- Analyzing district and school-level data on student achievement and progress by racial/ethnic group, especially for children of color, so that data can inform policy (10)
- Encouraging and investing in comprehensive, evidence-based policies to
promote family involvement in school, as it is strongly related to
children’s academic achievement (11). Family involvement should be
integrated as part of the school instructional strategy, and family
engagement policies should be evaluated for effectiveness.
For more policy ideas on reading proficiency in California, see the Research & Links section on kidsdata.org or visit the Center on the Future of Teaching and Learning, the Institute of Education Sciences What Works Clearinghouse, Education Trust-West, EdSource, and Preschool California. Also see Policy Implications on kidsdata.org under Math Proficiency, High School Dropouts and Family Income & Poverty.
Sources for this narrative:
- Darling-Hammond, L. (2000). Teacher quality and student achievement: A review of state policy evidence. Education Policy Analysis Archives. Retrieved from: http://epaa.asu.edu/ojs/article/view/392
- Rivkin, S. G., et al. (2005). Teachers, schools and academic achievement. Econometrica, 73(2), 417-458. Retrieved from: http://www.econ.ucsb.edu/~jon/Econ230C/HanushekRivkin.pdf
- Goe, L. (2007). The link between teacher quality and student outcomes: A research synthesis. National Comprehensive Center for Teacher Quality. Retrieved from: http://www.tqsource.org/link.php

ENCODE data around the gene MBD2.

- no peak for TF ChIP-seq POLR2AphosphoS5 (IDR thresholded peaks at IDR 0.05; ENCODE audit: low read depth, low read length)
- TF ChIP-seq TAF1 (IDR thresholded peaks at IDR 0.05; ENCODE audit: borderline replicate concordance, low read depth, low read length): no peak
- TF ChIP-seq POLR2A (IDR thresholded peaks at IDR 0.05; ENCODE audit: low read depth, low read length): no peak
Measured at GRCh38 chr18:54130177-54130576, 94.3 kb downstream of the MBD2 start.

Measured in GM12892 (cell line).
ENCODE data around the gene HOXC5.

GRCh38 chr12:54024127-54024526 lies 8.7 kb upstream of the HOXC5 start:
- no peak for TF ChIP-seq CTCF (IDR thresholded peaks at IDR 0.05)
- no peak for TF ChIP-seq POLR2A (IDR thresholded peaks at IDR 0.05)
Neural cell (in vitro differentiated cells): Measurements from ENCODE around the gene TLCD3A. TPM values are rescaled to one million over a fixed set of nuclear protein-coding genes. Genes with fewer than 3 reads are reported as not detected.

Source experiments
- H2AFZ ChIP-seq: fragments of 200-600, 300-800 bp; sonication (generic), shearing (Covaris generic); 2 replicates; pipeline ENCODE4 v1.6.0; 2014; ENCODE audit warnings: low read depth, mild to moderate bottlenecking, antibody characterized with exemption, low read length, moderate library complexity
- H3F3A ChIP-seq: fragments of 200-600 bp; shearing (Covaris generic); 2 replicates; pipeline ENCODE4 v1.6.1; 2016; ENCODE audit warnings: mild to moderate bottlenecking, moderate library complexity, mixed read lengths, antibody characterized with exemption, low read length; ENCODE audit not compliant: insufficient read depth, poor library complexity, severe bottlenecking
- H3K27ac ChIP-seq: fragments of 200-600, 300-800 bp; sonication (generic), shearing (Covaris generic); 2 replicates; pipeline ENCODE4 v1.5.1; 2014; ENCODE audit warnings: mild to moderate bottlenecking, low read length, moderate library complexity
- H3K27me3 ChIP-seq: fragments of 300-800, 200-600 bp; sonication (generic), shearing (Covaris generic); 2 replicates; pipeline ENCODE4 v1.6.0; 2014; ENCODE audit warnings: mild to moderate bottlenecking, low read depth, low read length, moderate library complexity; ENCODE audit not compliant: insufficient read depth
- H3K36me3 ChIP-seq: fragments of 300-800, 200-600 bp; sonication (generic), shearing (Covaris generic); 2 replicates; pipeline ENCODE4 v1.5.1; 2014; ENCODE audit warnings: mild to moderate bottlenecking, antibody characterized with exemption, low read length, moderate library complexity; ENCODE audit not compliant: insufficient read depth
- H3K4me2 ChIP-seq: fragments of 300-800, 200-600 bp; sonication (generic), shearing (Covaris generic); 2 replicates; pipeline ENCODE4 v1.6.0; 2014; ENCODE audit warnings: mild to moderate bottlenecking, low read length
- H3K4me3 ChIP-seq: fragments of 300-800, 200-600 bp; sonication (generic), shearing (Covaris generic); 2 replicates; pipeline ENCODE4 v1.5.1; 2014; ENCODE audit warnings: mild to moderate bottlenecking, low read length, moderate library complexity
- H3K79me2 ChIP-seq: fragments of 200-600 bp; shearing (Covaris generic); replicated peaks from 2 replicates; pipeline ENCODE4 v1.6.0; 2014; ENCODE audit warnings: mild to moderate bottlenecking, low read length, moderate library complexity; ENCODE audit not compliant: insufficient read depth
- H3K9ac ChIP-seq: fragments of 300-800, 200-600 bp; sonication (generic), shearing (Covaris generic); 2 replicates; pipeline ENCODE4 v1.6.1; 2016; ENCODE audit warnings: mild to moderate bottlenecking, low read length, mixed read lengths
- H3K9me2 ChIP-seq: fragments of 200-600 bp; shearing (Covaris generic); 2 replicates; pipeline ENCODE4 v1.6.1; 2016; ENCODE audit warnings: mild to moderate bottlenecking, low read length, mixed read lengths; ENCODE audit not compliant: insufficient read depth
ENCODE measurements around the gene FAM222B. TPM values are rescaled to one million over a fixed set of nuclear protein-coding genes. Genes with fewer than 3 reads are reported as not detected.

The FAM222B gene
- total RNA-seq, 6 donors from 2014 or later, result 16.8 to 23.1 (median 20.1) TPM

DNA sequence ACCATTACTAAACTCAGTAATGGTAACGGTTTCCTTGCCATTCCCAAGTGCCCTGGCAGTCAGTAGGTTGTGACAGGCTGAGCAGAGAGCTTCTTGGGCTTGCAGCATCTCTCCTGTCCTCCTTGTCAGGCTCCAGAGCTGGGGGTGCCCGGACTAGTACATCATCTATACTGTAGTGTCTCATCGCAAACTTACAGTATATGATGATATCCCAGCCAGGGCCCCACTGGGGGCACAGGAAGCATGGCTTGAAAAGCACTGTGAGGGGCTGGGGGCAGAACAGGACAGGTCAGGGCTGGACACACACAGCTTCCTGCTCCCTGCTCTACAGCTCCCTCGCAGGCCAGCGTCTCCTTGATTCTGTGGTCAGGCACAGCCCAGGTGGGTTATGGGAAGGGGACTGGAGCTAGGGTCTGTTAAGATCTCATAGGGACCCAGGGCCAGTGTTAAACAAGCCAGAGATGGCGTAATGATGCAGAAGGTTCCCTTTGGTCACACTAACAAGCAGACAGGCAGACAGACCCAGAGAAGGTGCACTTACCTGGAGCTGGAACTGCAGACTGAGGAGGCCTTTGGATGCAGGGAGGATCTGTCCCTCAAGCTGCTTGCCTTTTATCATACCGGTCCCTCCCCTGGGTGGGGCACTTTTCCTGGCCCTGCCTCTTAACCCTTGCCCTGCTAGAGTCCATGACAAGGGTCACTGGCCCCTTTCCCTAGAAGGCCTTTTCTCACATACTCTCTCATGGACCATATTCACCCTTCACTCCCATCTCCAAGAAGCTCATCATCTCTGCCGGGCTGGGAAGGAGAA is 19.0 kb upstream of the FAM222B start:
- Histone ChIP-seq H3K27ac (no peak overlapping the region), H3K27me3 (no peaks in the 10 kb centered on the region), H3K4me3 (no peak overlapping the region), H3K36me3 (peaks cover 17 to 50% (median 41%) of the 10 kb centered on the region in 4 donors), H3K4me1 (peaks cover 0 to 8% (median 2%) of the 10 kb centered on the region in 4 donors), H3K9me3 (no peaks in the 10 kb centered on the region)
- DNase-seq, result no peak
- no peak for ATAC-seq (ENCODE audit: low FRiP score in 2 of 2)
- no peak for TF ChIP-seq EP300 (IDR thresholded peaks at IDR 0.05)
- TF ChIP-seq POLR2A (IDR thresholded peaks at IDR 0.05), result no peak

California Department of Education. (n.d.). Common core state standards resources. Retrieved from: http://www.cde.ca.gov/ci/cc/
- Musen, L. (2010). Early reading proficiency. Annenberg Institute for School Reform at Brown University. Retrieved from: http://www.annenberginstitute.org/pdf/LeadingIndicator_Reading.pdf
- Barnett, W. S., et al. (2007). Effects of five state prekindergarten programs on early learning. National Institute for Early Education Research. Retrieved from: http://nieer.org/pdf/MultiState1007.pdf
U.S. Department of Education, Institute of Education Sciences. (2011). Beginning reading. Retrieved from: http://ies.ed.gov/ncee/wwc/reports/Topicarea.aspx?tid=01
Alliance for Excellent Education, for the Carnegie Corporation of New York. (2006). Reading next: A vision for action and research in middle and high school literacy. Retrieved from: http://www.all4ed.org/files/ReadingNext.pdf
EdSource. (2010). Gaining ground in the middle grades: Why some schools do better. Retrieved from: http://www.edsource.org/middle-grades-study.html
EdSource. (2008). Raising African American student achievement: California goals, local outcomes. Retrieved from: http://www.edsource.org/pub_AAachievement5-08_report.html
- Caspe, M., et al. (2007). Family involvement in elementary school children’s education. Harvard Family Research Project. Retrieved from: http://www.hfrp.org/family-involvement/publications-resources/family-involvement-in-elementary-school-children-s-education
The percentage of 3rd graders scoring proficient or higher in English Language Arts (reading) on the California Standards Test increased between 2004 and 2011, statewide, and in the most populous counties. In 2011, 46% of California 3rd graders were proficient or advanced in English Language Arts, up from 30% in 2004. Reading proficiency in 3rd grade varies widely at the county level, ranging from 27% to 69% in 2011. Data also show that reading proficiency varies by English fluency, race/ethnicity, and socioeconomic status. For example, 2011 California data show that 33% of economically disadvantaged 3rd graders were proficient in reading, compared to 67% among higher income students. Although disparities remain, the percentage of reading-proficient students increased between 2004 and 2011 for all subgroups with available data, including economically disadvantaged students, English Learners, and students in all racial/ethnic groups.